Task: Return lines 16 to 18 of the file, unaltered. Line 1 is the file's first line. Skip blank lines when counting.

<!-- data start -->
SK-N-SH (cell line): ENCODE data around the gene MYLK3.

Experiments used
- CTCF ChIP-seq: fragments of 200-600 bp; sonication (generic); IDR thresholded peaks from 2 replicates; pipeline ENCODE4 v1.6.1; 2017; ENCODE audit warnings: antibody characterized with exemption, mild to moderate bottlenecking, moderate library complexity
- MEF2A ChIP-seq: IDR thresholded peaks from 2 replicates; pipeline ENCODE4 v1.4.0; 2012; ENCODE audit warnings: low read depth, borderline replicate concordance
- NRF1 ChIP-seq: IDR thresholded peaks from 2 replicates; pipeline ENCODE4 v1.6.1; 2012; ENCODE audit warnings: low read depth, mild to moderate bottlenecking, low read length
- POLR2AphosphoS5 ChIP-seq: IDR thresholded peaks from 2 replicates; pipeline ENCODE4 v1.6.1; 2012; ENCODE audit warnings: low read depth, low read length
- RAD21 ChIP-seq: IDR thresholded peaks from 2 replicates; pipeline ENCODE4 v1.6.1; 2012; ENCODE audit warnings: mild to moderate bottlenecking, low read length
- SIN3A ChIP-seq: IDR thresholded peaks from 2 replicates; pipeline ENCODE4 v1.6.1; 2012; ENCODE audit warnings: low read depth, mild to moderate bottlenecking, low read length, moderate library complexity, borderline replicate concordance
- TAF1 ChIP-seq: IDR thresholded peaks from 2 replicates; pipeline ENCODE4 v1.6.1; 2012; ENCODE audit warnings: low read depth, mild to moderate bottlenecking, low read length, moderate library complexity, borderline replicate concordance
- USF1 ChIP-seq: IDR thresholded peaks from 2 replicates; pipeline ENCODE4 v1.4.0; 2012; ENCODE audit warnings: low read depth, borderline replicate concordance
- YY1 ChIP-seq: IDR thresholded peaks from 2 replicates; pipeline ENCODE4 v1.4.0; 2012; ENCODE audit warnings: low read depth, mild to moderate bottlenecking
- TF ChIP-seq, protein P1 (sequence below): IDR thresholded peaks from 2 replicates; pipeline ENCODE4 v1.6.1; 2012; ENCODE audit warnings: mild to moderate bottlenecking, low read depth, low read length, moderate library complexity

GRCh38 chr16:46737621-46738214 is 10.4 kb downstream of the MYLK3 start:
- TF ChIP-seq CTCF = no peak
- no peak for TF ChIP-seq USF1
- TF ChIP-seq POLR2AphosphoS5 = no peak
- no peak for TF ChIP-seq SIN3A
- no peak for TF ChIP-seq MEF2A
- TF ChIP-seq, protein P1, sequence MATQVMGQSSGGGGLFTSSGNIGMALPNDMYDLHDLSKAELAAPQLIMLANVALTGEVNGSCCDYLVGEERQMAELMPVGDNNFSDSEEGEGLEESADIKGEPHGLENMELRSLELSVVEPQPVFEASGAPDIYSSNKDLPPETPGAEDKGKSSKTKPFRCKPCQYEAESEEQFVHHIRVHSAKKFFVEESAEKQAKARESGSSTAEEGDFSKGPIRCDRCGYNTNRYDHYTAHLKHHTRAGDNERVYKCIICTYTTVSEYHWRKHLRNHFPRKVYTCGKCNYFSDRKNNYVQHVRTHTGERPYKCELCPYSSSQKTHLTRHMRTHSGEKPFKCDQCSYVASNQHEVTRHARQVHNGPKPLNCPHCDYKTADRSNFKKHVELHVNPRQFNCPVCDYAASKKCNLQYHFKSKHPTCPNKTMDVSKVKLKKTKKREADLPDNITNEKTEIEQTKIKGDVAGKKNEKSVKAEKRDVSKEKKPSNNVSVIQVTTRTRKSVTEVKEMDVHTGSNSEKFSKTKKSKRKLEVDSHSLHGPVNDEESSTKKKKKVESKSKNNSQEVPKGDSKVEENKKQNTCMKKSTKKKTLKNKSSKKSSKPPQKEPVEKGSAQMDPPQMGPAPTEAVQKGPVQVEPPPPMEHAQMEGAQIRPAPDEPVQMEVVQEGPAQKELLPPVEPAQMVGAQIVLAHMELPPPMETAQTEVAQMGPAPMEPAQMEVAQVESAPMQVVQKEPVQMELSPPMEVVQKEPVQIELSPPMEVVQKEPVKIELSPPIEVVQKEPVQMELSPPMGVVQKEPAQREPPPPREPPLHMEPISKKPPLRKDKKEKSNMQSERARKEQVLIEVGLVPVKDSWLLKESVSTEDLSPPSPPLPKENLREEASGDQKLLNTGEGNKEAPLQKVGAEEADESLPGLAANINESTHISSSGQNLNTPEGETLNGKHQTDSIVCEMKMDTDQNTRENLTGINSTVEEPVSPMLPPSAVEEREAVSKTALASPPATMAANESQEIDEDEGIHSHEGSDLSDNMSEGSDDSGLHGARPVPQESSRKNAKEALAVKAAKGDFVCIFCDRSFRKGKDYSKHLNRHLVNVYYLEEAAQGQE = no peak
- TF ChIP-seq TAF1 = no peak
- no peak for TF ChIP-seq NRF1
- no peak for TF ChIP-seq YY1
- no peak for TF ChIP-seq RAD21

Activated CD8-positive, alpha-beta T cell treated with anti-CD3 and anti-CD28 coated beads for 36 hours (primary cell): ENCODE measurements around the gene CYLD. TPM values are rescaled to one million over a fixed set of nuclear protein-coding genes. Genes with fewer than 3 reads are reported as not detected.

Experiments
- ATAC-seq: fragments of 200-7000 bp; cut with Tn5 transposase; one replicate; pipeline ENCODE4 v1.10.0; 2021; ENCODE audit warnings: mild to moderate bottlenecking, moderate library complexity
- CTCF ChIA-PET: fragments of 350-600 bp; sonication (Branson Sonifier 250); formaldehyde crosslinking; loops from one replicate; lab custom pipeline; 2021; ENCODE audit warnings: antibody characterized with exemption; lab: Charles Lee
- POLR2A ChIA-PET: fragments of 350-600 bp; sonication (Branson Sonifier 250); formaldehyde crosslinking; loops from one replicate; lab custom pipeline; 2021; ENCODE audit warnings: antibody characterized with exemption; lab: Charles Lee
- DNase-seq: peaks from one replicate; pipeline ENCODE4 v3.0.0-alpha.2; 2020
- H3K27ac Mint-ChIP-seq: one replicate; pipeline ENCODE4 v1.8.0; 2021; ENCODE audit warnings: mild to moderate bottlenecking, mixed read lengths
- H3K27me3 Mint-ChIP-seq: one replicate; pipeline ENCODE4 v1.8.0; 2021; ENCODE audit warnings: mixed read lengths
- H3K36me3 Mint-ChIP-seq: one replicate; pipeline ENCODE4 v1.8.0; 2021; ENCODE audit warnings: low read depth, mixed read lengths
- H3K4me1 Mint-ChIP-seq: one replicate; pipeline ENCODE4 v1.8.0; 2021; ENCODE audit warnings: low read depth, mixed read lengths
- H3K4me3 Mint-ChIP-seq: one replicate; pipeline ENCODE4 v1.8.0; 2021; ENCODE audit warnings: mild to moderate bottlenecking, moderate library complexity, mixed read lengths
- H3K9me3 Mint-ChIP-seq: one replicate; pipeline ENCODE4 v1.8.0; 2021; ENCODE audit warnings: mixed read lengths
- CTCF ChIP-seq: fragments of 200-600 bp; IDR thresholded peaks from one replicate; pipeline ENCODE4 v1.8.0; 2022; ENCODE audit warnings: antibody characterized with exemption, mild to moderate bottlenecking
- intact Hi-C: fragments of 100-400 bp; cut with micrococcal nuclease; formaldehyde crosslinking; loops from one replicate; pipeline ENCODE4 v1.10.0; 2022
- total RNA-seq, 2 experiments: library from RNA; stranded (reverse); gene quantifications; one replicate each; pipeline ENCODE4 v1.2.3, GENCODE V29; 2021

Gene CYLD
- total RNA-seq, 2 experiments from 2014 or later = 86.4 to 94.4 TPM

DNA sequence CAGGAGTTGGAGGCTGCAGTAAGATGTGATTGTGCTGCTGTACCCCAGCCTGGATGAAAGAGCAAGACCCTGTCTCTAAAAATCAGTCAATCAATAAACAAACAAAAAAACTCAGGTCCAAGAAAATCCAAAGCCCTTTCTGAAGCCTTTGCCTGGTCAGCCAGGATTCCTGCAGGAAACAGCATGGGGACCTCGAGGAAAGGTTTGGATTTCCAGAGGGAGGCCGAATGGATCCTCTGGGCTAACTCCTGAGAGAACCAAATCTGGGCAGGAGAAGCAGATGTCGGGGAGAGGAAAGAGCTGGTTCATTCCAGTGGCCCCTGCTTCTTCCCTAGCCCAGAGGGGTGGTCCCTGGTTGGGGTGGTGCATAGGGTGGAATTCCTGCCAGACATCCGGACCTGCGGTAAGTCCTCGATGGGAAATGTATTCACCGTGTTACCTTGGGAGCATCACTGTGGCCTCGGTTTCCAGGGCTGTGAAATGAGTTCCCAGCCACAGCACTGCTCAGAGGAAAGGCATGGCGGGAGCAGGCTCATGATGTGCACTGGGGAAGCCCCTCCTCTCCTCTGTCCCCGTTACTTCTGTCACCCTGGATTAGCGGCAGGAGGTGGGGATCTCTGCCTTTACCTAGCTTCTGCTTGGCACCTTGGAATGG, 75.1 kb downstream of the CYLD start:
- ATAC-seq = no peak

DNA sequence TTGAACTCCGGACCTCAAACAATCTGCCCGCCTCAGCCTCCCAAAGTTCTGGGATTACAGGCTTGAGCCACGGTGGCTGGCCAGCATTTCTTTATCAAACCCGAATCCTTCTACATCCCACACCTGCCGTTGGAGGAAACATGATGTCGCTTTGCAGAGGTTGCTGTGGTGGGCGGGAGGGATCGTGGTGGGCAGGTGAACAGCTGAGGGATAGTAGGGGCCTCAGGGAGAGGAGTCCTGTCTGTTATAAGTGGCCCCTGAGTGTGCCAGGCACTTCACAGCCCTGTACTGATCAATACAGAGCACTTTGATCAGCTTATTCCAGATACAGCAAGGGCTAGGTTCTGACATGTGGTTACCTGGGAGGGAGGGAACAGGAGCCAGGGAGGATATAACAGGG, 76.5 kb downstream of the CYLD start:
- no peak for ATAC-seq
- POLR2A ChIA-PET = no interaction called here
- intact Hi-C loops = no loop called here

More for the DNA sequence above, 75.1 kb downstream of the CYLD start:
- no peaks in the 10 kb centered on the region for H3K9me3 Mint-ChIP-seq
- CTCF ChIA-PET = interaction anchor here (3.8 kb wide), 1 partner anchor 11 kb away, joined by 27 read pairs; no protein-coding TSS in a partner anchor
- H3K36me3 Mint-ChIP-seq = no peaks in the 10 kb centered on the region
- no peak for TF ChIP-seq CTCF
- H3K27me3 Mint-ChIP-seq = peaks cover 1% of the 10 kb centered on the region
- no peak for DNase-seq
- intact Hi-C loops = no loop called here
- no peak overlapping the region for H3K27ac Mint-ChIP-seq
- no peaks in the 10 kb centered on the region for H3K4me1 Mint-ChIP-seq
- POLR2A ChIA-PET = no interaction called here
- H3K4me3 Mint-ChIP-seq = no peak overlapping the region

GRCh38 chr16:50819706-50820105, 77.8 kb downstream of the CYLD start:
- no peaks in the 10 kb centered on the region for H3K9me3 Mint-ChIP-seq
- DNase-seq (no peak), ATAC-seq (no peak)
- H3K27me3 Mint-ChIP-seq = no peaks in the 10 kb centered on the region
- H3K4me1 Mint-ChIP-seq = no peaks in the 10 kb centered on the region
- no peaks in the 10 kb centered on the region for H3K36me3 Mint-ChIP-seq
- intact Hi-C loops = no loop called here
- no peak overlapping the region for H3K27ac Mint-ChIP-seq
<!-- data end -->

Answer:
- TF ChIP-seq POLR2AphosphoS5 = no peak
- no peak for TF ChIP-seq SIN3A
- no peak for TF ChIP-seq MEF2A